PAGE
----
Letters to dvm360: Sounding off on DCM dilemma
Our columnist argued that pet insurance should have paid for an ultrasound diagnostic for an asymptomatic dog on a grain-free diet at risk for dilated cardiomyopathy (DCM). Readers disagree about whats called for when.
[Editor's note: Ethics columnist Marc Rosenberg, VMD, argued in “Insurance won't cover a DCM diagnosis?" that pet insurance companies should have paid for the ultrasound in a recent case of an asymptomatic dog eating a grain-free diet at risk of dilated cardiomyopathy (DCM). In the column, the pet owner returns a few days later saying she's seen the signs, and the pet insurance company finally approves. Is that how it should have gone down? Two readers disagree.]
Pet insurance should cover the tests that veterinarians recommend
“Insurance companies should cover any and every reasonable test if the doctor suspects any ailment. A transition to mimicking human insurance has started with pet insurance disapprovals and nonpayment of claims. Some insurance companies don't even allow the veterinarian or the veterinary staff to discuss issues or explanations concerning treatment and procedures on behalf of their clients.”
- Adel Hamdan, BVMS, Totowa, New Jersey
But what about premium increases?
“I respectfully disagree with Dr. Rosenberg's opinion that pet insurance should cover the screening ultrasound for DCM in a dog on a grain-free diet. There is already tremendous pressure on premium increases in the pet insurance industry just from actuarial losses from covering actual accidents and illnesses. And the consumer is feeling it when they get their renewal notices.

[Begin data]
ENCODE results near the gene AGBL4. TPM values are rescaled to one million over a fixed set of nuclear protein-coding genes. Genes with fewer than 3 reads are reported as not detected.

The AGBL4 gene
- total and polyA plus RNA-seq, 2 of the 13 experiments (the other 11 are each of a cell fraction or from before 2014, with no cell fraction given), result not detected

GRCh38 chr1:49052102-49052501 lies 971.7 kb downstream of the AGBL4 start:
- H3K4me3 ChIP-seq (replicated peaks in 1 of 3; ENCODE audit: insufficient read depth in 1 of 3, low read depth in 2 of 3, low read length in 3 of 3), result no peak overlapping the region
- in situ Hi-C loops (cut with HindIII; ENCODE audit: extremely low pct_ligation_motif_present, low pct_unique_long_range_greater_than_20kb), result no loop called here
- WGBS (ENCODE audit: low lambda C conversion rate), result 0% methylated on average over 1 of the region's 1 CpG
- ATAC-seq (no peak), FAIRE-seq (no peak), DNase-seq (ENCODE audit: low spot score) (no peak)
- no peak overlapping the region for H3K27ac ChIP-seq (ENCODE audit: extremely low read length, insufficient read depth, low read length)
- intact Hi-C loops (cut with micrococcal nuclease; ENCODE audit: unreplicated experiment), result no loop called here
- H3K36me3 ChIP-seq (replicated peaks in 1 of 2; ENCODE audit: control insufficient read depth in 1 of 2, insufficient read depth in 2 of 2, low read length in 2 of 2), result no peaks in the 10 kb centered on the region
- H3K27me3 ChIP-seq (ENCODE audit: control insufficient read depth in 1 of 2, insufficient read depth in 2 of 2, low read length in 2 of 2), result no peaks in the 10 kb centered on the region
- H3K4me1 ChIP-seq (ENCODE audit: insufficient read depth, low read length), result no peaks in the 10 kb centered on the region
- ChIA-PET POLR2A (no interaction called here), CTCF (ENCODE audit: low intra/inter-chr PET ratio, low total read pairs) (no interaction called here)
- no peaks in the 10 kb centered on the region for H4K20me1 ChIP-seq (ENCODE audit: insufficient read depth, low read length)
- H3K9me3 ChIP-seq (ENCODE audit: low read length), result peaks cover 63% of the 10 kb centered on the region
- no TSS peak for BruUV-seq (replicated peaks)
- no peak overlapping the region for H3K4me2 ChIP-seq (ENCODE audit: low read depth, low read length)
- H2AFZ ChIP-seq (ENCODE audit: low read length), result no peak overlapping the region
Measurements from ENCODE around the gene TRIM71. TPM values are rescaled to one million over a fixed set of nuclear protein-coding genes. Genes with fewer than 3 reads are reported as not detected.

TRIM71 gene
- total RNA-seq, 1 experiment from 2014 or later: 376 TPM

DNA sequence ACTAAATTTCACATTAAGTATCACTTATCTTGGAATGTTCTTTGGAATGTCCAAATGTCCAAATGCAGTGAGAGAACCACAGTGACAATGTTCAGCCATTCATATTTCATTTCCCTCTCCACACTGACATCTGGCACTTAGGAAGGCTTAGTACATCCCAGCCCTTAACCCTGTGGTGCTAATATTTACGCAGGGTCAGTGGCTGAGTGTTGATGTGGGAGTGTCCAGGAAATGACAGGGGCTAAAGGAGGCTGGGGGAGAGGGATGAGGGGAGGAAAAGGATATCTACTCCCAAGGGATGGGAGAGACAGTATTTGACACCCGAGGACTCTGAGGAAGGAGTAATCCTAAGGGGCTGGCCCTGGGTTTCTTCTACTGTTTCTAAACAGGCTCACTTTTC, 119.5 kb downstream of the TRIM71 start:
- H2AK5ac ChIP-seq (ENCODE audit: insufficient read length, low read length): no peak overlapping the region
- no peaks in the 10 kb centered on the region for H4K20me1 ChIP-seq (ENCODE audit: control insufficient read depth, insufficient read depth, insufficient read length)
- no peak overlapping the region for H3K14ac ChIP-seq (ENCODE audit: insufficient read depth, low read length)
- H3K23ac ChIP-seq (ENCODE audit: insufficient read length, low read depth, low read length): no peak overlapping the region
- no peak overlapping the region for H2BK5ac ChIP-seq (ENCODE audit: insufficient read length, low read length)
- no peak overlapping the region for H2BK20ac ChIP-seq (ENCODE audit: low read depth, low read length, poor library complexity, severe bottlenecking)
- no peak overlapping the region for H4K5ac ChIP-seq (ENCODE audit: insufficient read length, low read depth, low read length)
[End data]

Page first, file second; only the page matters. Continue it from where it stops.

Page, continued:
“The question is, where do you draw the line? Do you cover Tonopen exams in asymptomatic patients that are predisposed to glaucoma? Do you cover screening ECGs, ultrasounds or Holter monitor evaluations in breeds predisposed to cardiomyopathy unrelated to diet? I could imagine a screening ultrasound like this being added to a pet insurance company's wellness coverage in the way some companies have added University of Pennsylvania's PennHIP to evaluate for early evidence of hip dysplasia. Many companies also include annual wellness lab testing for early detection. Of course, wellness coverage in most cases is optional as a rider to a policyholder's primary accident and illness coverage.”
-Doug Kenney, DVM, in Tennessee
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